The bright brochure, like the yellow book and the 17,000-word bill, are all wishful thinking, though, four years after the voters’ mandate. “When is a mandate not a mandate?” Paul Nussbaum of the Anchorage Daily News once asked. “A mandate from Alaska’s people is a mandate to Alaska’s government when it’s politically expedient. The rest of the time, it’s closely akin to spitting in the wind.”

A lot of powerful people in Alaska are still trying to keep the move from happening, initiative or no initiative, design plan or no design plan. And a lot of other powerful people in Alaska— including those who have now written and paid for three separate capital move initiatives (in 1962, 1964, and 1974)—are determined that it will happen. Between them, this war has been going on for almost twenty years.

From March through June of this year, the legislature in Juneau argued over the intricate financing and governance plans drawn up by Hoppenfeld and his consultants. They fretted and fussed, caucused and dealt, and tossed this political hot potato from committee to committee.

But in the end, the figure voted out by the Alaska state legislature was exactly the one proposed by the capital site planning commission in February: a grand total by 1994 of $3.5 billion, of which $966 million would be paid for with loans taken out by the state over the next fifteen years.

Reading twenty years of hyperbolic editorials, listening to bitterly partisan city fathers, trying to sort out quarterand sixteenth-truths from the self-serving rhetoric of politicians, the outsider is tempted to dismiss the whole affray as a messy internal affair: a war of one chamber of commerce against another in an oversized, underpopulated, nouveau riche state.

But one ought not to dismiss it too quickly. What they’re arguing about up in Alaska is one of the most provocative, thoughtfully designed American cities ever proposed. What they may (or may not) risk is an attempt to impose a pattern of ordered urban civilization on a monster state that has been the quintessence of untrammeled free enterprise, both corporate and private; a state that doesn t know what urban order means, and maybe doesn’t want to.

II. Designing a Capital

After Mort Hoppenfeld phoned them on December 9 and told them of their victory, architects John Field and Henrik Bull and planner Tom Cooke flew up to Alaska again for a long, private look at the site. They are all expert skiers, trim and athletic men. Bull and Field, both forty-eight, were raised in Vermont and northern Minnesota respectively, and have earned an impressive reputation designing buildings in western winter resorts. But they had some trouble negotiating the deep drifts of powdery snow after their helicopter left.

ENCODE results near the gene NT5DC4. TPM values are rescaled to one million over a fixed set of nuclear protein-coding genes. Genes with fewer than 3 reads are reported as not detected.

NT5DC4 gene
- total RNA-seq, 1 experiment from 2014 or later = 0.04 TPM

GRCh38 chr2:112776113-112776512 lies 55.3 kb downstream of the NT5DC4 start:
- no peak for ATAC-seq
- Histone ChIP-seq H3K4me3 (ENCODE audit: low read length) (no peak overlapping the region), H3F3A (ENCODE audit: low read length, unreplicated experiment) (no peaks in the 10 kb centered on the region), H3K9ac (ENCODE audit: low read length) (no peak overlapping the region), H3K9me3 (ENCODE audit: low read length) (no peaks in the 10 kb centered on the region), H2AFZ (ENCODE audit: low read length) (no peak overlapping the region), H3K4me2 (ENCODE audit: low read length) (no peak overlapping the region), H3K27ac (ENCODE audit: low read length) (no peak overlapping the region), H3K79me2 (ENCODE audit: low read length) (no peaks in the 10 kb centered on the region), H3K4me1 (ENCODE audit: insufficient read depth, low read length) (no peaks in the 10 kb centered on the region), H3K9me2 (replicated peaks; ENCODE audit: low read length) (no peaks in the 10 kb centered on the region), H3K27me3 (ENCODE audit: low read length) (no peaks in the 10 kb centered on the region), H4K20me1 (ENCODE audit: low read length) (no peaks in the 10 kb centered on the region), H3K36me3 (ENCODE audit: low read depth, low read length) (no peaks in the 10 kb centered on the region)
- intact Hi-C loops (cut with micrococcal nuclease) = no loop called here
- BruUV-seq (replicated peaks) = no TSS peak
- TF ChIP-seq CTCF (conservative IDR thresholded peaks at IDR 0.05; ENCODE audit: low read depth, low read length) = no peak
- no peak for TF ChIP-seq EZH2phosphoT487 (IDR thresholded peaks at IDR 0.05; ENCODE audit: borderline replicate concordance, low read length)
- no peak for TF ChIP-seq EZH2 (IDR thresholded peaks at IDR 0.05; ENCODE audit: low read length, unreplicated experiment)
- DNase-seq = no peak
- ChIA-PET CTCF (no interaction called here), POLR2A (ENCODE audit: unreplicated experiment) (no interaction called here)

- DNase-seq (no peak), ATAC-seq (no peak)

They had trouble getting their bearings as well. For four hectic weeks the team had worked ferociously trying to plan a city center for a place they had seen only once. Poring over maps, photos, models, and reports, they had finally settled on the “perfect site” in the whole hundred-square-mile terrain, a narrow ridge running east and west between the ravines of Deception Creek and Lilly Creek, about a mile and a half south of the Mt. Bullion dome.

This ridge, they decided, would form the spine of their town center. Houses, apartments, shops, offices, restaurants, terraces, and promenades might look out over the lakes they would carve out of existing “muskeg,” or swamps; or across Knik Arm toward the Chugach Mountains; or into the standing forests of spruce and birch. But the great glass-walled capitol lobby and the northside street corridors intersecting Main Street at acute angles were designed to focus dramatically on the Mt. McKinley massif, looming up splendidly ninety miles to the northwest.

On this solitary trip, the three men floundered about in the snow on cross-country skis, to take possession for the first time of their new town. They climbed to the top of their ridge and looked around. No Mt. McKinley. After an hour’s panicky reconnoitering, they realized they had climbed the wrong ridge. Retracing their steps, they tried another slope. To their relief, America’s highest mountain was, indeed, right where it belonged—right where they had drawn it.

All five finalist groups spent last October reading everything they could find about Alaska, and brainstorming generally on new towns, state capitals, long winters, and snow. It wasn’t until November that they were each sent the needed carton of materials from Anchorage: aerial base maps and photomosaics; a 1:6000 scale topographic site model in urethane foam; weather patterns; moose migration studies; legal and financial analyses; a list of government space requirements; a sociological profile of Alaskans; rules for solid waste disposal; and—most important—"Draft Program Components for the Alaska Capital Plan,” the commission’s summing-up of what their new city would require.